The Murray-Darling Basin is a mighty system of rivers, lakes and wetlands, covering a large part of south-eastern Australia. It’s home to globally important wetlands, majestic river red gum forests and nearly 100 different species of waterbirds.
People depend on the health of the river system too. More than two million people live in the Basin, including 40 different First Nations, and they rely on this river water for drinking, farming, fishing and swimming.
But after years of mismanagement, the Murray-Darling Basin is on the brink of ecological collapse. In the last decade we’ve seen dry riverbeds, toxic algae blooms and massive fish kills.
The river system is complex, but the core problem is simple – people have been taking too much water from the river, which doesn’t leave enough to sustain the wildlife and wetlands that also need a decent drink.
The Murray Darling Basin Plan was supposed to fix this. Back in 2007, Prime Minister John Howard’s vision was for “radical and permanent change” to the way our biggest river system was managed.
Howard said the Basin Plan would address over-allocation of water “once and for all”. It would reduce how much water could be taken from the river, leaving enough for the wetlands, forests, birds, fish and frogs to survive.
But having a plan is one thing, and following through on it is another. Right from the start, a handful of powerful corporate interests and their cashed-up lobbyists have lobbied governments to undermine the Plan and rig the rules in their favour.
With every political sell-out and backroom deal, the vision behind the Basin Plan has been bastardised:
The list goes on, each political deal undermining the whole point – to reduce how much water is taken from the river.
After years of this, we’re in a situation that benefits a chosen few. Water is going to the people with the most money or the best connections, leaving the community and environment to suffer.
Right now, the Australian Government is deciding the fate of the Murray-Darling. It could mean a lifeline for wetlands and wildlife ahead of the next drought – but only if they deliver the water that was promised.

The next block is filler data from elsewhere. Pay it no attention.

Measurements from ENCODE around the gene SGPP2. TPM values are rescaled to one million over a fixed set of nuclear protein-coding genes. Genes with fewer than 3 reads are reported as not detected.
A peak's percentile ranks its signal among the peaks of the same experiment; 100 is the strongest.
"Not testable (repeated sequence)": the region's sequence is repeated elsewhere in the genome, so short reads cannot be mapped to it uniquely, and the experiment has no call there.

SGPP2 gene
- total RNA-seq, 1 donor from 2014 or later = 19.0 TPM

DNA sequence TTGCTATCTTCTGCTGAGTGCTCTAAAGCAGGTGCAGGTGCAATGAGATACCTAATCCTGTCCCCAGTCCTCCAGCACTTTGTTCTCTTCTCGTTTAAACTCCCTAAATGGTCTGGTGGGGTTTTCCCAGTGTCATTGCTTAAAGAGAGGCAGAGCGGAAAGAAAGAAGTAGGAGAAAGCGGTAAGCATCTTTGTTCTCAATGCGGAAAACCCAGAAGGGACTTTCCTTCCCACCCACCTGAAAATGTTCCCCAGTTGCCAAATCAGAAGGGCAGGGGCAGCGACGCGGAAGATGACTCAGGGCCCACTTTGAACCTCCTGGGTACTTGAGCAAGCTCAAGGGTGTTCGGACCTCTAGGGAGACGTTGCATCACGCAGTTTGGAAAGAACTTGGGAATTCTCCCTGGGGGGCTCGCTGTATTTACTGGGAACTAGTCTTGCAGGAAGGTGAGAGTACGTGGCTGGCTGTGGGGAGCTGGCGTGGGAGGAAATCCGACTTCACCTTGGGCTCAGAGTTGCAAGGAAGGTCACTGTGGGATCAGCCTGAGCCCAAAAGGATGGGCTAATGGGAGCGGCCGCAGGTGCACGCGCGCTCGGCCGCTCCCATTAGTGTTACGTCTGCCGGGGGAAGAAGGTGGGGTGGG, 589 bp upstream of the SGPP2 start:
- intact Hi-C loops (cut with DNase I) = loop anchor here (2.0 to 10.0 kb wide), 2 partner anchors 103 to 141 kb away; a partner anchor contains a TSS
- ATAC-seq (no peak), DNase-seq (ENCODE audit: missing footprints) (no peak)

If we want thriving wetlands, healthy communities and water justice for First Nations, we need to raise our voices and stand by our rivers.
While a lot of recent attention has focused on the northern Basin, the rivers of southern NSW and northern Victoria are suffering too. The historic overallocation of major rivers like the Murrumbidgee, Lachlan, Goulburn, Campaspe, Loddon and Murray has never been fully addressed – which means an unsustainable amount of water is still diverted to irrigation, leaving nowhere near enough for a healthy river ecosystem.
Plus when the Darling River doesn’t flow, that puts more pressure on the Murray River to meet downstream demands, supplying water to large irrigators around Mildura while making sure South Australia gets the water it needs.
As a result, some Victorian rivers that feed into the Murray have been treated like irrigation channels. Huge volumes of water have been pushed down the Goulburn River to the Murray, eroding riverbanks to the point of collapse, destroying critical fish habitat and damaging important Indigenous cultural sites. In recent years, we’ve been able to secure stronger limits on these destructive flows for the first time. But we will keep pushing for greater protection.
Australia has a highly variable climate, and wetter years can bring some welcome relief. River red gums drink deeply, wetlands are replenished and waterbirds raise clutches of chicks. But unless we fix the core problems with water management in the Murray-Darling Basin, these wetter years won’t be enough to keep the river system alive.